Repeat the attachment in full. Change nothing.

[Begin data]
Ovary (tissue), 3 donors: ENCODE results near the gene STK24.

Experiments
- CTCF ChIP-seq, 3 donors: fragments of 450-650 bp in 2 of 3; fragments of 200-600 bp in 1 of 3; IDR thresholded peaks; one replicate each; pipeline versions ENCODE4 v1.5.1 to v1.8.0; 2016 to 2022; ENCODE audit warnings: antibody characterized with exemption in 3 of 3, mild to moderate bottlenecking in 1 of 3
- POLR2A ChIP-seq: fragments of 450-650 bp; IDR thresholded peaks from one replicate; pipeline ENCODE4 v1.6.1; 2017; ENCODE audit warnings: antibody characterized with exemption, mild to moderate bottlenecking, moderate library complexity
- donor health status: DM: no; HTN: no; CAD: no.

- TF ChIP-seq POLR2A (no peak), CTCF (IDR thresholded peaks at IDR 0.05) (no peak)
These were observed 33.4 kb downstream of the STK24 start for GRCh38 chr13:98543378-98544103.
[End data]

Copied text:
Ovary (tissue), 3 donors: ENCODE results near the gene STK24.

Experiments
- CTCF ChIP-seq, 3 donors: fragments of 450-650 bp in 2 of 3; fragments of 200-600 bp in 1 of 3; IDR thresholded peaks; one replicate each; pipeline versions ENCODE4 v1.5.1 to v1.8.0; 2016 to 2022; ENCODE audit warnings: antibody characterized with exemption in 3 of 3, mild to moderate bottlenecking in 1 of 3
- POLR2A ChIP-seq: fragments of 450-650 bp; IDR thresholded peaks from one replicate; pipeline ENCODE4 v1.6.1; 2017; ENCODE audit warnings: antibody characterized with exemption, mild to moderate bottlenecking, moderate library complexity
- donor health status: DM: no; HTN: no; CAD: no.

- TF ChIP-seq POLR2A (no peak), CTCF (IDR thresholded peaks at IDR 0.05) (no peak)
These were observed 33.4 kb downstream of the STK24 start for GRCh38 chr13:98543378-98544103.